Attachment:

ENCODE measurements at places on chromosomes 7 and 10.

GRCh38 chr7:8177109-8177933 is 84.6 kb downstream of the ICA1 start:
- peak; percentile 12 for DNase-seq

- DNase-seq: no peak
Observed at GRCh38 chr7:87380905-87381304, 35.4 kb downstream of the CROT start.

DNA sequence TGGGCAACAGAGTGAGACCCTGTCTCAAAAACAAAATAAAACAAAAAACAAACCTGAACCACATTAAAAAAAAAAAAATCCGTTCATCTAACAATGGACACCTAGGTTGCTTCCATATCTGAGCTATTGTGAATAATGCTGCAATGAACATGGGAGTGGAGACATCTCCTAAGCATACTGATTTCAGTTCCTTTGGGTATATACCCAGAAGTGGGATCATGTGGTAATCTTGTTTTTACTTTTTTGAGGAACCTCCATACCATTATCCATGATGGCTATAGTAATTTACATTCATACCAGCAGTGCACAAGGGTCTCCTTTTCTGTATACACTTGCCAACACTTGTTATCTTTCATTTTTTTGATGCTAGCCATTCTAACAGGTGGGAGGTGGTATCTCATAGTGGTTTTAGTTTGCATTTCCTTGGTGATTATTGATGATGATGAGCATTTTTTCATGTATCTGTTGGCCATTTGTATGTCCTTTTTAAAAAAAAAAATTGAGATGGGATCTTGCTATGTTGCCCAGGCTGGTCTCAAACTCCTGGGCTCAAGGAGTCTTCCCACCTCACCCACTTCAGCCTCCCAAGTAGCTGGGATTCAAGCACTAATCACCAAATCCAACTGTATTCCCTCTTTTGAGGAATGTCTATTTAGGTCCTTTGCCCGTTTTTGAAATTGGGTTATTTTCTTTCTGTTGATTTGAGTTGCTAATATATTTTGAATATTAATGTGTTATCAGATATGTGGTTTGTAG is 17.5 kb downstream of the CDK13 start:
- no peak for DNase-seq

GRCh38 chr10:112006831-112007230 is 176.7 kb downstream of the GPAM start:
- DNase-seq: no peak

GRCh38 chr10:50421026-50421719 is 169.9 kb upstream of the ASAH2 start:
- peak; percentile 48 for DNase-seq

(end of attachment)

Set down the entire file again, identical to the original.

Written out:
ENCODE measurements at places on chromosomes 7 and 10.

GRCh38 chr7:8177109-8177933 is 84.6 kb downstream of the ICA1 start:
- peak; percentile 12 for DNase-seq

- DNase-seq: no peak
Observed at GRCh38 chr7:87380905-87381304, 35.4 kb downstream of the CROT start.

DNA sequence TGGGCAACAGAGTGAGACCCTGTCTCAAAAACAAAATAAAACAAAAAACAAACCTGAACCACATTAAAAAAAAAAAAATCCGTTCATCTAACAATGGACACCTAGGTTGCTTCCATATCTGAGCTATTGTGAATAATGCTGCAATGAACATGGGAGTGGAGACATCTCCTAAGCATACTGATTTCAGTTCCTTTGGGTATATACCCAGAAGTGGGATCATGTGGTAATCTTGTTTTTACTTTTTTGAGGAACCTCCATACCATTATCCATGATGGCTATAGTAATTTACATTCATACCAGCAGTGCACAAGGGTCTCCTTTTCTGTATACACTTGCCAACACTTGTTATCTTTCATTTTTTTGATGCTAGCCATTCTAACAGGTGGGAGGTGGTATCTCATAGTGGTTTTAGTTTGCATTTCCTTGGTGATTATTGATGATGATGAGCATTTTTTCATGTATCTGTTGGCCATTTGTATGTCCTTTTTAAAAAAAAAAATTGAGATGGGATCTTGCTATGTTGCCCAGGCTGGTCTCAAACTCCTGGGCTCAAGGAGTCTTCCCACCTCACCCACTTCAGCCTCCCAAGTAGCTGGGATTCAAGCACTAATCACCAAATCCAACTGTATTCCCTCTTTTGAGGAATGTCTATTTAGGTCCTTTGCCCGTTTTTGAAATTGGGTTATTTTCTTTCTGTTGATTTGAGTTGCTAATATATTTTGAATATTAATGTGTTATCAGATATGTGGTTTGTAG is 17.5 kb downstream of the CDK13 start:
- no peak for DNase-seq

GRCh38 chr10:112006831-112007230 is 176.7 kb downstream of the GPAM start:
- DNase-seq: no peak

GRCh38 chr10:50421026-50421719 is 169.9 kb upstream of the ASAH2 start:
- peak; percentile 48 for DNase-seq